For cars, the emissions from the NZ vehicle fleet have been high by global standards, even exceeding Australia in 2021 based on this graphic from ICCT Australia Path To Zero. The trend line has been enhanced to highlight the NZ aspiration to 2027, hoping to catch up with other countries.
For cars there is now a widening range of emissions from the relatively high “Private car default” which has origins in older cars with large engines, through to hybrid and EVs.
The CO2 emissions from the different modes can be taken from Measuring emissions: A guide for organisations: 2022 detailed guide or from Toitu Travel Emissions Calculator. Some care is needed to apply distance factors, with rail especially disadvantaged where less direct routes are needed.
Obviously if we put more people in any vehicle the emissions per person reduces and for simplicity we can divide by that number ignoring the minor impact of additional weight. For public transport, standard occupancy values are used which are a lot higher for long distance than local.
The following table is for a Wellington-Auckland return trip focusing on CO2 emissions. Flying and the older "Private car default" (using average occupancy of 1.5), have much higher emissions per person than the other options shown.
There has been some criticism that the emissions here are only those generated in NZ and do not include manufacture. If the vehicle has other uses for most of the time, for example the usual family car, then the manufacturing emissions could be allocated to that dominant use. In addition, the other modes shown here are understood to have the same issue. However, to add the manufacturing emissions we can use this ICCT Life Cycle Analysis which has this graphic:
Using the battery and vehicle manufacture portion of about 38g CO2e/km and adding the MBIE large EV rate of 26g CO2e/km gives a total of 64g CO2e/km. This would increase total GHG emissions for 1304 km journey to 83kg CO2e/km or 42kg CO2e/km per person if two in the car, still less than the MBIE train value.
A claim repeated by rail advocates is "Electrified rail is obviously far better, but diesel passenger trains are still lower-emissions than driving even when only a third full. Te Huia, at 236 passengers daily average in September 2022, is over the 200 daily passengers Te Huia needs to break even on emissions". The table above shows how this derivation could be justified but it ignores the fact that "driving" now consists of more EVs on the road. Specifically, there are now probably more people travelling Hamilton to Auckland daily in EVs than there are passengers on Te Huia. With current passenger numbers that would mean the train is significantly worse CO2 than those cars as it is only just less than the "private car default". For the month of February 2023 the Te Huia patronage was under 200 and hence probably even worse than the "private car default".
So we could conclude that flying is bad, driving an older car not much better, and to reduce emissions put more people into an efficient car or take the train or bus.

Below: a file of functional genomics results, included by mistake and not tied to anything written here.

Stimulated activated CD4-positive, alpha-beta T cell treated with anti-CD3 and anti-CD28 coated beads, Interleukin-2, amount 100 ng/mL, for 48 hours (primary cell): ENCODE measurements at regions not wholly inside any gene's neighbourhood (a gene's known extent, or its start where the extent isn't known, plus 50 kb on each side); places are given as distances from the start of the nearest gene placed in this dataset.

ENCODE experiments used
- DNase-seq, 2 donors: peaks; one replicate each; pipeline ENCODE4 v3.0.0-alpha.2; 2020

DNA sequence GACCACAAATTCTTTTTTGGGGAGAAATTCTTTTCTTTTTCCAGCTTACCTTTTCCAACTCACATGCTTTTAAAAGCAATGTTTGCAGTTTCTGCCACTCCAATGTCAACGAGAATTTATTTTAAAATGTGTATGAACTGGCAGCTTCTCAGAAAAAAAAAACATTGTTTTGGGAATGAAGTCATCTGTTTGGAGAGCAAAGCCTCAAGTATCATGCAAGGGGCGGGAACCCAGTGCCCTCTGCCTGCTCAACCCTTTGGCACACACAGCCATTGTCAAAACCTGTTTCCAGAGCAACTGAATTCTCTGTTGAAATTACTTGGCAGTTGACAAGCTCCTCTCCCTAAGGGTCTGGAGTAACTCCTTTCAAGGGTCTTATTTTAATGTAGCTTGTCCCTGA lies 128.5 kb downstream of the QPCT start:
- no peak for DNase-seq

While we no longer have a strong focus on air quality, the recent report Health impacts of exposure to human-made air pollution highlighted that especially due to pollutants:
- Auckland – 939 premature deaths (age 30+ years) and 4,633 hospitalisations (all ages)
- Christchurch City – 462 premature deaths (age 30+ years) and 1,448 hospitalisations (all ages)
There have been increasingly stringent standards which are applied to NZ vehicles - from European emission standards :
For older vehicles, such as 1970 era diesel locomotives, those standards did not exist. From the report for rail upgrade, where the DFB is currently used by KiwiRail, it was stated these “pre-date any modern emissions standards”. I cannot find any references that suggest emissions upgrades have been applied by KiwiRail. Using the page New Zealand DF class locomotive (1979) it suggests the engine used is a GM 12-645E3C which has what I believe to be a closely related type EMD16-645 E3B in a report Emissions Upgrade Kit Demonstration Project.
The emissions reported from that Australian engine were:
So if these were the emissions from the DFB, they would be 20-40+ times worse than a modern diesel bus.
Assuming that modern long distance coaches are EURO 5 or better, and that the average petrol car emits relatively low noxious emissions, it seems appropriate to say that the current diesel passenger trains such as Te Huia and Capital Connection have substantially higher noxious emissions than the road options.
Newer diesel locomotive engines obviously make a big difference and the order in 2021 for the DM class locomotive should provide much lower emissions for freight in the South Island from about 2026 onwards (understood to be delayed due to COVID).
The Lower North Island upgrade will also deliver much lower rail emissions with the hybrid trains even when running on diesel due to emissions controls. Unfortunately the DFB will be needed until about 2028/2029.